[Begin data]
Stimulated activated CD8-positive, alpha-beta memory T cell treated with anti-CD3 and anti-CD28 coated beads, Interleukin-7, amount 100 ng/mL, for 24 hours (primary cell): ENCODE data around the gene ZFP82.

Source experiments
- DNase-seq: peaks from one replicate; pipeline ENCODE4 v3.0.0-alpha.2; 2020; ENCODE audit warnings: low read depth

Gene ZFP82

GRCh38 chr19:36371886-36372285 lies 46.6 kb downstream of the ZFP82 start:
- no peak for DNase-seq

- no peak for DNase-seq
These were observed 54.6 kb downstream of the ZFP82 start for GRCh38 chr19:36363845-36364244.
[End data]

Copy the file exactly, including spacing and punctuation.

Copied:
Stimulated activated CD8-positive, alpha-beta memory T cell treated with anti-CD3 and anti-CD28 coated beads, Interleukin-7, amount 100 ng/mL, for 24 hours (primary cell): ENCODE data around the gene ZFP82.

Source experiments
- DNase-seq: peaks from one replicate; pipeline ENCODE4 v3.0.0-alpha.2; 2020; ENCODE audit warnings: low read depth

Gene ZFP82

GRCh38 chr19:36371886-36372285 lies 46.6 kb downstream of the ZFP82 start:
- no peak for DNase-seq

- no peak for DNase-seq
These were observed 54.6 kb downstream of the ZFP82 start for GRCh38 chr19:36363845-36364244.